'Unbridled grief:' Ukrainian woman buries toddler son, husband after strike - GulfToday

'Unbridled grief:' Ukrainian woman buries toddler son, husband after strike


A cemetery employee stands next to graves of Maksym and his father Sergei Komarista after their burial at a cemetery in Sloviansk on Wednesday. AFP

Rescuers dug frantically for Anastasia Komarista's two-year-old son in the rubble of their east Ukraine housing block for hours after Russian strikes last week. Then they dug for her husband.

She buried them both again on Wednesday, days after the barrage that killed her family, pulverised her home and forced her to confront the toll of Russia's brutal invasion.

Outside her town of Sloviansk, in a rainy cemetery sweeping down to a river, Komarista wailed over their coffins, begging them to pardon her for surviving.

"Forgive me! Forgive me! I don't want to be here. I want to be lying next to you," she screamed, dazed and pale in black clothing, propped up by stern and stoic relatives.

"I prayed to God to save you!" she shouted, looking up to the sky, which echoed back the dull thuds of distant artillery.

The fatal Russian attack last Friday evening ripped through Komarista's apartment on the top floor of her Soviet-era building in a quiet residential area.

Sloviansk, a frontline town of around 110,000, is part of the industrial Donetsk region which Russian leader Vladimir Putin claims is part of Russia.

Komarista was at the gym nearby when the missiles struck. Her husband Sergei, 29, was looking after their son Maksym and his uncle had stopped by.

Crayon drawings, concrete debris

AFP journalists on the scene minutes after the attack heard a woman shrieking and saw rescue workers fling a charred stroller from the destroyed fourth floor while digging for survivors.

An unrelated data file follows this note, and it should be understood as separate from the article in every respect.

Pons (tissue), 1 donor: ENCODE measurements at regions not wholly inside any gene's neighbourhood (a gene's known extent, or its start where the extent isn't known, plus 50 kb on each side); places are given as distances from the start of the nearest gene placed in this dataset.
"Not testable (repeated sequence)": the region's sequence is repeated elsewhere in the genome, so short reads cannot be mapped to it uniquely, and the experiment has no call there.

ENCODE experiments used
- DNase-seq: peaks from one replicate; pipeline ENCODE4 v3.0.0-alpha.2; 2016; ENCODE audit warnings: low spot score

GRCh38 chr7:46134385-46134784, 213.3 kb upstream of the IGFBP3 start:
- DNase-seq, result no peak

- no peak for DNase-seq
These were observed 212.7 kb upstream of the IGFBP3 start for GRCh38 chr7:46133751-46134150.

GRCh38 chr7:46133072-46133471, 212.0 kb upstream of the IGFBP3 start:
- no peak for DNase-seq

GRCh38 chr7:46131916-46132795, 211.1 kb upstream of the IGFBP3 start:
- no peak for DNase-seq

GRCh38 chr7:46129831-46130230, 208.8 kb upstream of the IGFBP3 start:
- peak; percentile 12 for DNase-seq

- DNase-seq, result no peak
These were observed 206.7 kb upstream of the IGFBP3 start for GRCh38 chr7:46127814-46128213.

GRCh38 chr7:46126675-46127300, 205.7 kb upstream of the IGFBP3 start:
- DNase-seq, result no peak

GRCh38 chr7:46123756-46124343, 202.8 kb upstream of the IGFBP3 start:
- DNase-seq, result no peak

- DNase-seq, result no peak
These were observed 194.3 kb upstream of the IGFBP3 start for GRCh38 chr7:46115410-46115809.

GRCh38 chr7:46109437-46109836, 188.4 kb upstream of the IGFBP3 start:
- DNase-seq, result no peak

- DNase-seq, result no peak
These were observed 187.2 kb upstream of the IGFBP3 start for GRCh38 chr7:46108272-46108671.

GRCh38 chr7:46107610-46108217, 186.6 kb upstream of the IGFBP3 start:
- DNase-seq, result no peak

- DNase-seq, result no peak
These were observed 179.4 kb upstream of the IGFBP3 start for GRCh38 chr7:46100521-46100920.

Concrete dust and shattered glass layered the street below and plumes of black smoke billowed from homes across the street struck by shrapnel.

Children's crayon drawings and ripped schoolbook pages mingled with chunks of concrete on the ground including around a playground in the courtyard.

The two-year-old was pulled from the rubble alive but died in the ambulance.

There were still Easter decorations hanging from the church in Sloviansk where around a hundred mourners holding candles gathered to bid farewell to Maksym and his father.

"Unbridled grief has befallen this family," the priest conducting the ceremony said. "Not just this family, but the whole city. What words could bring any consolation in this situation?"

Maksym's coffin, decorated with blue and white silk, was so small it required only two men to carry. Both caskets lay under a large mural picturing the famous Saint Basil's Cathedral in Moscow's Red Square.

The Orthodox cathedral in Sloviansk is still under the auspices of the Russian church — an ongoing controversy of the war.

'Our grief, our loss'

Sergei repaired phones and sold accessories, and he played in a local football team, according to an online death notice in which friends described him as "easy-going and empathetic."

"We hope that you are now with Pele and Maradona. There are no words to describe our grief, our loss," friends wrote in an open message.

S-300 missiles are designed to take down hostile air targets like enemy aircraft or missiles. Russia has large stockpiles, and each costs hundreds of thousands of dollars.

Russia fired eight towards Sloviansk in Friday's attack. The barrage killed 15 people and injured dozens more.

The Kremlin has repeatedly said its forces do not target residential areas and insists Kyiv is responsible for prolonging civilian suffering in Ukraine by refusing negotiations.

Apart from Maksym, Ukrainian prosecutors estimate that the Kremlin's invasion has led to the deaths of some 470 children. They say the number could be higher.

President Volodymyr Zelensky described the attack as "brutal" and said it was yet another example of how Russia "ruins and destroys all life."

Before bringing the coffins to the burial outside Sloviansk, the priest — with incense hanging in the air — asked the crying mourners clutching roses to believe in a better future. "A time of peace will surely come. This sorrow will surely pass."

Agence France-Presse

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